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ECU expert to discuss boat foam in DC
(Oct. 7, 1993) — An East Carolina University administrator will address a public hearing in Washington, D.C., next week, on an issue that could sink the recreational boat building industry.
The issue is foam. More precisely, it is about the closed-cell rigid polyurethane foam used to make boats safer and stronger.
Dr. A. Darryl Davis, dean of the ECU School of Industry and Technology, will address the Environmental Protection Agency (EPA) hearing Oct. 12. The hearing is on proposed rules that could determine whether the industry can continue to use these materials after Jan. 1994.
Davis, a Carteret County native, is an authority on manufacturing boats and other fiberglass products. He said he will urge the EPA to temporarily exempt, for two years, the floatation foam used by boat builders in order to allow development and testing of suitable alternative foam products or alternate technologies.
The Clean Air Act Amendments of 1990 propose to ban the sale and distribution of certain aerosol and foam products that damage the ozone, beginning Jan. 1, 1994. The ban, however, provides exemptions for “foam insulation products” and the foam used to help automobiles meet federal safety standards.
The “foam insulation products” exemption is where the issue gets sticky. The proposed EPA rule exempt most types of foam products as a class of materials because they are thermal insulators. This exemption would apply even if the foam was not used for insulation purposes. On the surface this appears to be good news to boat builders because it would permit them to continue the use of tried and proven foam products until 2003.
A concern, according to Davis, is that after public hearings and comment the EPA could choose to exempt only foam products used specifically for thermal insulation. Davis and other in the boating industry are troubled by the proposed rule.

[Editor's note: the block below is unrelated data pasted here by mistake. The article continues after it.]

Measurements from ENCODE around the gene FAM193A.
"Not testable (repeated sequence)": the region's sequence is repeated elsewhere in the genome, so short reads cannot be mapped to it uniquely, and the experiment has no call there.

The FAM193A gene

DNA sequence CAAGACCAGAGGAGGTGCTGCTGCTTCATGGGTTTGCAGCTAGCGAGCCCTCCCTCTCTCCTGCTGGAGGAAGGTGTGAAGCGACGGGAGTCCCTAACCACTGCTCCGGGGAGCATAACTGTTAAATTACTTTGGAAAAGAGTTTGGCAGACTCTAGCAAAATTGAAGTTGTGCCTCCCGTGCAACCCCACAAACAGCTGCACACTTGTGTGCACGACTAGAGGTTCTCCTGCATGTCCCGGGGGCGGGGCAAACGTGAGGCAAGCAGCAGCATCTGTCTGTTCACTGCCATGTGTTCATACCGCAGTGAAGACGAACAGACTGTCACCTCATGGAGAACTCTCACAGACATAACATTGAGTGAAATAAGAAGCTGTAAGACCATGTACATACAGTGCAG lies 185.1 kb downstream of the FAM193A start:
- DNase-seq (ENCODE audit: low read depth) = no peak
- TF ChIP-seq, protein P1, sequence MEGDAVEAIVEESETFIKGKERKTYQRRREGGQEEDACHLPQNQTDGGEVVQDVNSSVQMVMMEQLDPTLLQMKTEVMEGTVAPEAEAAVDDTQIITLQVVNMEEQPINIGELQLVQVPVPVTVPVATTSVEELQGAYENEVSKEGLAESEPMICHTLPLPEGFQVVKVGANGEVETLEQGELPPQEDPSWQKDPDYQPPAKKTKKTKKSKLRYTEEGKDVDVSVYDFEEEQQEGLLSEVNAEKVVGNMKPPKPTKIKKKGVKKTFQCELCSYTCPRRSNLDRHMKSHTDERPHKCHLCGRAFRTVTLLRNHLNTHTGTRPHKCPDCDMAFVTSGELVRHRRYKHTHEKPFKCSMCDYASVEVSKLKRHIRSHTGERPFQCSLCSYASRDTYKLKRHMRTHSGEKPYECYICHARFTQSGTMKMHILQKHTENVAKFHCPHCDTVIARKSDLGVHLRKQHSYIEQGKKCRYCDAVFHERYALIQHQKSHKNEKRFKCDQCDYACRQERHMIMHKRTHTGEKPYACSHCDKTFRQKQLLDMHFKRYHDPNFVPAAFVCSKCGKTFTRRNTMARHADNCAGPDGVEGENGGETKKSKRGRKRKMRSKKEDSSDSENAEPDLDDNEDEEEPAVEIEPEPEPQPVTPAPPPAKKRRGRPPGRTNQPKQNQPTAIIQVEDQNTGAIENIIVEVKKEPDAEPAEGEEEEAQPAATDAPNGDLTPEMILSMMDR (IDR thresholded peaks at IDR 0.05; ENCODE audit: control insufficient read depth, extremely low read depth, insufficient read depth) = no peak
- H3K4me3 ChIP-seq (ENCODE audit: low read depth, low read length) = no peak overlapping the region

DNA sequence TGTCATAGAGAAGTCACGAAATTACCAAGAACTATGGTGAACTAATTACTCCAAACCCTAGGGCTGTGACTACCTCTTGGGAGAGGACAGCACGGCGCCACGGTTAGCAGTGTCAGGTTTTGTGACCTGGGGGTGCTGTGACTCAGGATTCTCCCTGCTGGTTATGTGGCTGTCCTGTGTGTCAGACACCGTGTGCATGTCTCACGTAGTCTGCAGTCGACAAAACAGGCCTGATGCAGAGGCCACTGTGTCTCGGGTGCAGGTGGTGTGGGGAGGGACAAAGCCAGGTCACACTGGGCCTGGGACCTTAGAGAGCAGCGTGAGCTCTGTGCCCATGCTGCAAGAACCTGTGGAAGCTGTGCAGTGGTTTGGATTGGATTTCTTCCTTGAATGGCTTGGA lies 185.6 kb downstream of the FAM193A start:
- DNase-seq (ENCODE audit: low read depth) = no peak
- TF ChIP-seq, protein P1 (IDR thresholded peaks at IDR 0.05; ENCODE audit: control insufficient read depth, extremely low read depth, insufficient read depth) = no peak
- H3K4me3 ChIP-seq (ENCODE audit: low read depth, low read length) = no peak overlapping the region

“We are not comfortable with this definition,” Davis said. He said that he and most others in the marine industry support the continued use of foam flotation for obvious safety purposes.
“Although the proposed rule exempts foam, the exemption is for the wrong reason,” he said. David said he would prefer to see an exemption that gives the same consideration to the safety of boaters as it gives to the people who buy automobiles.
ECU hosted a meeting Sept. 23 in Greenville on the foam issue. The meeting drew boat builders, foam manufacturers, the Coast Guard and EPA officials and representatives from the National Marine Manufacturing Association and the American Boating and Yachting Council. The meeting was sponsored by the ECU Center for Applied Technology.
The environmental problems in certain foam products is a gas containing hydrochlorofluorocarbons (HCFCs). The gas is believed to damage the Earth’s ozone but HCFCs are not nearly as bad as chlorofluorocarbons (CFCs) which were banned last January.
Boat manufacturers inject foam containing HCFCs into air cavities of most recreational vessels. The foam expands and hardens to toughen the structure of the vessel and to make the boat meet floatation requirements for Coast Guard certification.
Although some new and environmentally safe foam products are appearing on the market, the boat builders are unsure of the long-term effectiveness of the new products, according to Davis. He said manufacturers want to be sure the foam sticks to fiberglass and holds up to vibration, moisture, hull cleaners and engine fuels.
There are other concerns other the
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